What will happen when hackers break into the “Internet of Things”? A growing number of Internet-connected home devices are hitting the market, but two security researchers are warning consumers of potential security breaches, according to MIT Technology Review. These new remotely-managed devices offer convenience and potential energy savings—but are they worth it?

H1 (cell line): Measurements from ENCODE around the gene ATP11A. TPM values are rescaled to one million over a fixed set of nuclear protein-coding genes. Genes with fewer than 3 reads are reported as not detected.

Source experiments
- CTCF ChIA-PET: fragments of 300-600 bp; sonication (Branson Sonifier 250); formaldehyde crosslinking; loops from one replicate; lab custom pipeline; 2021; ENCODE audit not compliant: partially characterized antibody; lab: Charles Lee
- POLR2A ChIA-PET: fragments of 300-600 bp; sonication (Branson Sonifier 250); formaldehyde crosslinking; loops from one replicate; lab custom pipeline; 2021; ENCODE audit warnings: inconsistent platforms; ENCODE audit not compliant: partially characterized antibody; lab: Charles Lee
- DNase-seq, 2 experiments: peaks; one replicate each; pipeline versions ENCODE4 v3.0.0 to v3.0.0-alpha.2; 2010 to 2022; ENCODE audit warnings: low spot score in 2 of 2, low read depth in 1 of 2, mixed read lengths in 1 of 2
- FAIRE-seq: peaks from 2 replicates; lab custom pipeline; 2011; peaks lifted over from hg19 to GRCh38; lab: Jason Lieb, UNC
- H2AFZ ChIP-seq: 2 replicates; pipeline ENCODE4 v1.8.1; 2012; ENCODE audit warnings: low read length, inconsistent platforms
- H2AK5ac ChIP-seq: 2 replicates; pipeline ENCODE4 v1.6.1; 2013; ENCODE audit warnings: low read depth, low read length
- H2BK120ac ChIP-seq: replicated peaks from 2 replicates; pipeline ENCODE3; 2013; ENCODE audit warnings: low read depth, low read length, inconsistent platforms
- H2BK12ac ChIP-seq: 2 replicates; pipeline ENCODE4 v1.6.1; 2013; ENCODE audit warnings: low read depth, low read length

Internet-connected devices can control everything from the front door, to the thermostat, to the toilet—and when security is lacking, a savvy electronic intruder could take over. David Bryan and Daniel Crowley, security researchers at Trustwave Holdings who hacked into many devices on the market, say that security is often overlooked during product development. But once a hacker gets into a single type of Internet-connected appliance or system, they could harm thousands of owners at once, breaking into their homes or inexplicably flushing their toilets. Attackers could even “eavesdrop” on wireless device data at home to determine household behavior, like times of day when no one is around. Luckily, Bryan and Crowley are hopeful that as popularity increases, device manufacturers will prioritize security so the “Internet of Things” can truly be more helpful than harmful.
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